Magazine article The Spectator

Flying Circles

Magazine article The Spectator

Flying Circles

Article excerpt

Thinkers living in the nearest market town are anxious about something called 'Peak Oil'. Last week they held a public meeting on the subject: To Fly Or Not To Fly? The venue was a centuries-old meeting room beautifully decorated in the Tudor style, with an elaborate moulded plaster ceiling and monumental stone fireplace.

About 30 people turned up. It wasn't particularly cold outside but, to judge by the layers of fleece and fibre, and the number of hats, scarves and gloves being tugged off as they made their entrance via a heavy velvet curtain, many were as concerned about the temperature of themselves as they were about that of the planet.

Before we got down to business we played a game. A cheerful-faced woman described the rules, which were as follows. One side of the room represented 'yes'; the other side, 'no'.

The central area was 'maybe' or 'don't know'.

She then read out a succession of questions, and we went and stood in the part of the room that best represented our responses. The first question was: would we consider flying simply to enjoy a beach holiday?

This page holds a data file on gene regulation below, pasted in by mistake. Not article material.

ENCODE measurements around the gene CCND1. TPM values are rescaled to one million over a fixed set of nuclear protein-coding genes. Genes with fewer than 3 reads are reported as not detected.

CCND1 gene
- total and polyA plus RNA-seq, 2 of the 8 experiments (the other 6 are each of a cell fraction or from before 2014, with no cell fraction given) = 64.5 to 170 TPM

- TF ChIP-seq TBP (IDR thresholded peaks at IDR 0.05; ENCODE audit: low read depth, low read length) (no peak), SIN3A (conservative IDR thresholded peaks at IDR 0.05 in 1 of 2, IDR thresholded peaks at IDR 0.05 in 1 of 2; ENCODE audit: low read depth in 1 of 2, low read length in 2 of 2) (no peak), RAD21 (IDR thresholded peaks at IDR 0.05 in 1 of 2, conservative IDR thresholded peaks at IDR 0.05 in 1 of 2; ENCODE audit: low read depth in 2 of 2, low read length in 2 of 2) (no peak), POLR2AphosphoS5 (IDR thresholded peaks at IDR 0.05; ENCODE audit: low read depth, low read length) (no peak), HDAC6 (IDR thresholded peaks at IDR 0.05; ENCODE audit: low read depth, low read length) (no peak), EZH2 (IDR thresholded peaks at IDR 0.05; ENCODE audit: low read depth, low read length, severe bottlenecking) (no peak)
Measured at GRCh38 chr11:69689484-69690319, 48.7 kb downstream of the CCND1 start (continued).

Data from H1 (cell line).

Everyone in the room except two went and stood in the 'no' area. (A woman stranded in the 'maybe' area had been forced into it, she said, by the sheer weight of numbers in 'no'. ) The two rebels were myself and this tall bloke who looked like Jesus except for yard-long dreadlocks and an incongruously bourgeois jumper with a Scandinavian knit pattern. He was standing to attention with his eyes closed. Compared with the overcrowded 'no' side of the room, the 'yes' side felt like first-class, and I felt a kind of élitist affinity with him.

The next question was: would we consider buying a pineapple that had been flown to Britain from the tropics? Jesus and I remained steadfast in 'yes'. Everyone else, including the cheerful-faced woman, remained crammed like unhappy battery hens in the 'no' part of the room. Next question. Would we consider flying to attend an Here, a couple of faithful souls stepped uncertainly and apologetically from 'no' into 'maybe'. I looked at Jesus, who was fast becoming my own favourite guru. His eyes were closed. He hadn't moved a muscle.

The last question was this. Would we consider flying to the moon on one of Sir Richard Branson's space missions for tourists? Like a sleepwalker, or a man on a horse tranquilliser, Jesus stepped deliberately away from the 'yes' side of the room and selected a spot in 'maybe', leaving me the object of incredulous and baleful stares from the massed ranks in 'no'. …

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